As Mazzio preps her latest film “UNDERWATER DREAMS,” about undocumented Mexican immigrants who compete against MIT students in a robotics competition sponsored by NASA, she understands the advantages of using numerous outlets; bringing in multiple sources of income for her work – an important move given the bleak future of DVDs.

Director Mary Mazzio and Cinematographer Richard Klug during production of 'Underwater Dreams.'Over time, it’s really going to go the way of the dinosaur but right now the on demand stuff usually [caters to] the personal consumer market, so schools are still using DVD,” says this Georgetown Law school graduate who thinks filmmakers selling DVDs would fare better pursuing the educational market.

“We have ‘THE APPLE PUSHERS’ on DVD but it’s also on iTunes, Netflix and might be on Hulu now – we have a distributor for that and they organize public screenings around it,” allowing her to tap into several markets at once.

As film festival submission fees, shipping expenses, packaging rates, promotional materials and the cost for deliverables start to add up and I continue wondering whether festivals (and movies themselves, for that matter) have any real benefits for me, I know that starving is a choice; and I’m not interested in it. The time has come for independent filmmakers to stop settling for less, stop waiting for permission and quit whining about what we don’t like about our current situations. We could stand to learn a thing or two from go-getters like Scilla Andreen and Mary Mazzio. We must challenge ourselves to step our game up, just like these two women in film who refuse to scrape by for pennies. 

What would YOU attribute to the common disconnect between art and commerce?

Does society play a role in perpetuating the starving artist mentality?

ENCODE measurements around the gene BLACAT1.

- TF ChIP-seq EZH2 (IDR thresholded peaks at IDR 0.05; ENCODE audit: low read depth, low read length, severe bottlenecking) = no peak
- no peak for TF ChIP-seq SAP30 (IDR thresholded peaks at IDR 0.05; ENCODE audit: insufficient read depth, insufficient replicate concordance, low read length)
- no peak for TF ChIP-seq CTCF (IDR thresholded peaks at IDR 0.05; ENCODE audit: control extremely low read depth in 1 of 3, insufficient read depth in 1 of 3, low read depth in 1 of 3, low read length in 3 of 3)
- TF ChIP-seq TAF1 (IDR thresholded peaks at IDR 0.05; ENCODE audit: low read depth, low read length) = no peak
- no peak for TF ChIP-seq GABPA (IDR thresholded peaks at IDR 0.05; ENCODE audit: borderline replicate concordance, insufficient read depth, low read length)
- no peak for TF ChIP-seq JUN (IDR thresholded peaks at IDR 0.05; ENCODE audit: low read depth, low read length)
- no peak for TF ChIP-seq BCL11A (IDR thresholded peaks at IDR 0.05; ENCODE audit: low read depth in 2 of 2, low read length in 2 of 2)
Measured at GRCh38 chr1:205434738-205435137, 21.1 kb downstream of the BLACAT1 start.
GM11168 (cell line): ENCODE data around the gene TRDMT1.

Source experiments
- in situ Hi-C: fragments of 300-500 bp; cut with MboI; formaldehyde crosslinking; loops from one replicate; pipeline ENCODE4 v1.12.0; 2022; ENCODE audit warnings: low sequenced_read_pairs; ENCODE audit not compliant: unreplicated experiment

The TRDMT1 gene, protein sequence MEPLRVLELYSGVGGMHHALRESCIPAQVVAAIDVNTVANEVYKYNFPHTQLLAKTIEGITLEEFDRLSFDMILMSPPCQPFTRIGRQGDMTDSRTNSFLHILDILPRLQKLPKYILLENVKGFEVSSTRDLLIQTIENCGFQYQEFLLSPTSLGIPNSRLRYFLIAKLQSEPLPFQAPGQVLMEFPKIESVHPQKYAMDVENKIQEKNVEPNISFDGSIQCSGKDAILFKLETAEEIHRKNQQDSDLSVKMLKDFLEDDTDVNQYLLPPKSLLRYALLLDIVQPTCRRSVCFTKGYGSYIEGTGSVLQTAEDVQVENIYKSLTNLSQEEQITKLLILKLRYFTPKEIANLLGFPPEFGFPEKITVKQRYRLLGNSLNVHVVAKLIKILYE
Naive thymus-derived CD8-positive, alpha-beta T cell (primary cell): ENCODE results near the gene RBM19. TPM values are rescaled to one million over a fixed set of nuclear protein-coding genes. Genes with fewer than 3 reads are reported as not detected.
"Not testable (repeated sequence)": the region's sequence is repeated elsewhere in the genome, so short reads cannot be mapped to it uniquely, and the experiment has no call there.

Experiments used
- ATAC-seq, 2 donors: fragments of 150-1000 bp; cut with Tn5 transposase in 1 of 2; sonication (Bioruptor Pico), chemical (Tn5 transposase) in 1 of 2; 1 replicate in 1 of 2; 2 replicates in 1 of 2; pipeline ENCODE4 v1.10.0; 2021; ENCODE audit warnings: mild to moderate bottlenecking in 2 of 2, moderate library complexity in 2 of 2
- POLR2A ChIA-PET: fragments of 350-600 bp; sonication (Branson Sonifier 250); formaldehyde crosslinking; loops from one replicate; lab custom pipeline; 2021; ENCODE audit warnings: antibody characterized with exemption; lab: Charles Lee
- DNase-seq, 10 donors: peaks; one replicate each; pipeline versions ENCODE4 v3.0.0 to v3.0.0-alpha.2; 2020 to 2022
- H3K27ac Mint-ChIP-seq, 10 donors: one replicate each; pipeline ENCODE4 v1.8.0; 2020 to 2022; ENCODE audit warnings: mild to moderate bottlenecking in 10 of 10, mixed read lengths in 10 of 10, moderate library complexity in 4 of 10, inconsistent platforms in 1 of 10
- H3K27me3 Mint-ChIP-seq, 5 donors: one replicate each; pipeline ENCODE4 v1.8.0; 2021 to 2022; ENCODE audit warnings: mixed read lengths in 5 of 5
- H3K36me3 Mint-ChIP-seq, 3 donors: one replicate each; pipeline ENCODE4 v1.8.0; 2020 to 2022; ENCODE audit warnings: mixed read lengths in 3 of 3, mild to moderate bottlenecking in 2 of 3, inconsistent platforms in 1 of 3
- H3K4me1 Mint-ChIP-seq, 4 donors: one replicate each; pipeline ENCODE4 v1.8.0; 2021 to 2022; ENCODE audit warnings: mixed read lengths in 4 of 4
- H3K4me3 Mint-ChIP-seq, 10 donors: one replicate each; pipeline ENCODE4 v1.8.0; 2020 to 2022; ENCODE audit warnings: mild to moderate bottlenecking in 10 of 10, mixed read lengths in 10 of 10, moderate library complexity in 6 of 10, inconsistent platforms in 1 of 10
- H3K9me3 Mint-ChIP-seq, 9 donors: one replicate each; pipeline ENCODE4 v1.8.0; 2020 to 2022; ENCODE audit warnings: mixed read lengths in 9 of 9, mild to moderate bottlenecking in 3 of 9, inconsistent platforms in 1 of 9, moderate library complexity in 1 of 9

How do YOU watch movies these days (theater, DVD, TV, Netflix, iTunes, On-Demand, etc.)?

Read yesterday's post What's Love Got to do with it? A Closer Look at Making Movies.


What’s LOVE Got to do with it? A Closer Look at Making Movies #atozchallenge #IndieFilm #LA #Photography

l-r: Actors Rodney Benson and Mike Gaudioso shooting a scene in the short film ABYSS: THE GREATEST PROPOSAL EVER.Although my interest in being a film director blossomed from a childhood fascination with an uncle’s video camcorder, I’ve since realized that cinephiles who want to dip their feet into filmmaking are in for a rude awakening. 

Just because you love watching movies, or have been in awe of people making them doesn't mean it's reason enough to want to create films yourself; No amount of fondness in the world will sustain you through the crap that comes with production and other aspects of the job.

Do I believe we should all do what we love? Yes, but to an extent.

I've loved basketball for some time, but that doesn't mean I ever wanted to compete against Dwayne Wade for an NBA championship title. I also love “LAW & ORDER: SVU” and “CSI: NEW YORK” and used to think being paid to write about those shows was among coolest gigs I ever had -- until that job got old real quick. I eventually dreaded having to not only watch these series, to also pay attention to aspects of each episode that, when I was just a regular television viewer, didn't care to notice.